Normally the unions spend their political time attacking Republicans, but they may have come to the belated conclusion that what handicaps them most in Washington is their own allies. After the failure to confirm Craig Becker to the NRLB by Senate Democrats, Big Labor says it may just stay on the sidelines in the midterms:
Labor groups are furious with the Democrats they helped put in office — and are threatening to stay home this fall when Democratic incumbents will need their help fending off Republican challengers.
The Senate’s failure to confirm labor lawyer Craig Becker to the National Labor Relations Board was just the latest blow, but the frustrations have been building for months.
“Here’s labor getting thrown under the bus again,” said John Gage, the national president of the American Federation of Government Employees, which represents 600,000 workers. “It’s really frustrating for labor, and a lot of union people are thinking: We put out big time in money and volunteers and support. And it seems like the little things that could have been aren’t being done.”
The 52-33 vote on Becker — who needed 60 to be confirmed — really set labor unions on edge, but the list of setbacks is growing.
The so-called “card check” bill that would make it easier to unionize employees has gone nowhere. A pro-union Transportation Security Administration nominee quit before he even got a confirmation vote. And even though unions got a sweetheart deal to keep their health plans tax-free under the Senate health care bill, that bill has collapsed, leaving unions exposed again.
The problem for unions isn’t that Democrats are weak allies, but that Labor’s goals have become so radical as to split the only party that will countenance them. In decades past, unions fought for reasonable access to health insurance, workplace safety, and job security, an agenda that could win broad support from both parties. Over the last twenty years, the unions have become much more interested in hard-Left policies such as universal health care, and in staking out ridiculous demands on the labor-management relationship, attempting to win through government force what it could never gain through any reasonable negotiation.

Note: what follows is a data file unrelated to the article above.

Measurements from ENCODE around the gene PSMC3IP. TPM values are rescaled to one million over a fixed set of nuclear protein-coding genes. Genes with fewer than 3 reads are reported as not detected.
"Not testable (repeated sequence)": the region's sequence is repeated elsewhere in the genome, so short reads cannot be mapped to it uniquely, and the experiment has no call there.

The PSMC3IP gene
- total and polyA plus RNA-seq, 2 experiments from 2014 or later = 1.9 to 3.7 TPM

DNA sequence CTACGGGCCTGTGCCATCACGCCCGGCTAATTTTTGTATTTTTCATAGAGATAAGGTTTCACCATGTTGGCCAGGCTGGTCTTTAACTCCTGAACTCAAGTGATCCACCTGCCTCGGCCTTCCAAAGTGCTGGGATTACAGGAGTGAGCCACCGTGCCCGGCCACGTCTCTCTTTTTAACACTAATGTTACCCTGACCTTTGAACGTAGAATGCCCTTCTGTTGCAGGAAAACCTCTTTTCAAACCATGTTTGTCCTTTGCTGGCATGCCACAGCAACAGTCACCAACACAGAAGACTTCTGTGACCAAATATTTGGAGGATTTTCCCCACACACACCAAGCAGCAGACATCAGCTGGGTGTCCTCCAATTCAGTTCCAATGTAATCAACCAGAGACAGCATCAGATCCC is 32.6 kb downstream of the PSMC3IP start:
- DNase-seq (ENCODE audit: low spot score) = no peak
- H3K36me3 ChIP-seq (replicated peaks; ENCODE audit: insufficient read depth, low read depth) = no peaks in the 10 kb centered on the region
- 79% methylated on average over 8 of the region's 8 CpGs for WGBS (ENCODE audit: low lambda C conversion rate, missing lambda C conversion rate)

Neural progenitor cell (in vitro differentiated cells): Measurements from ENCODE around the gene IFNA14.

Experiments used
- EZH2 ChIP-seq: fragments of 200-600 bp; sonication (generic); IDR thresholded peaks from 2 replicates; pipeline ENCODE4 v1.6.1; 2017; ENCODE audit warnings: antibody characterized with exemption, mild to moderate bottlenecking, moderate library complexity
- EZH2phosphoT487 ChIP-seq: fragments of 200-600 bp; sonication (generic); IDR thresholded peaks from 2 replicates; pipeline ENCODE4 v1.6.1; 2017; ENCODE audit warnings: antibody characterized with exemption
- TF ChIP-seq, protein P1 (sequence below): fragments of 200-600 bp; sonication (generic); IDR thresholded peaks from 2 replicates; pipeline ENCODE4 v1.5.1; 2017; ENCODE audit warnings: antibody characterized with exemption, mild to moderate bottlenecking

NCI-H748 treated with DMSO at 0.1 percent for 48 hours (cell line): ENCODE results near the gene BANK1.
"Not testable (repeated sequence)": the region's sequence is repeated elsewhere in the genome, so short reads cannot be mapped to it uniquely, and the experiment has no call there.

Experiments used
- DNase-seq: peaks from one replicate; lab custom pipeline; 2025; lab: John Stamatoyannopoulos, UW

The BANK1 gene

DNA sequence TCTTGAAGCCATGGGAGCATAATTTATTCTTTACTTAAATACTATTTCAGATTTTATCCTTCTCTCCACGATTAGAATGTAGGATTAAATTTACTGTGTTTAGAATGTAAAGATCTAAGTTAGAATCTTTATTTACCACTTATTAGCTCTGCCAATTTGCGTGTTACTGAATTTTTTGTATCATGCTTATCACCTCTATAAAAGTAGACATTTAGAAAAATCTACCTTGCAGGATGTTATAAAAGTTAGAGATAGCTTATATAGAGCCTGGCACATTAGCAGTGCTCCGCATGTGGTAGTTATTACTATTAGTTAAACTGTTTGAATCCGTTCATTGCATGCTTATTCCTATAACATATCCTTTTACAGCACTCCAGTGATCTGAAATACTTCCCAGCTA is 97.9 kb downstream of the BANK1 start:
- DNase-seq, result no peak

Becker makes a good poster child for the shift in unions. Becker has argued for forced union representation, asserting that workers cannot legitimately choose not to be represented by a union but only should be allowed to choose which union that will take their dues. That’s not a mainstream view in America, or anywhere else. Their rabid support for Becker to get confirmed to the NRLB demonstrates the radicalization of a a movement based initially on pragmatism, and the curdling of its core mission to protect workers into a mission to enslave them. After all, forcing workers to pay tribute to a set of leaders whom they never agreed to appoint as their representatives as a condition of continuing to work doesn’t sound a lot different in principle from the days of company scrip in the West Virginia coal mines a century ago.
Card Check is another example. The unions propose to steal the right to hold a secret ballot — a core value in American electoral processes — and impose unionization by force through a card-signing process they control. That isn’t consonant with mainstream American values. But it does show the desperation of unions that have failed to remain relevant, losing membership thanks to both the success in mainstreaming workplace protections into law over the last 70 years and to the radical, hard-Left agenda the movement now embraces.
Maybe the unions should sit out a few electoral cycles and start reflecting on their increasing dislocation from American values.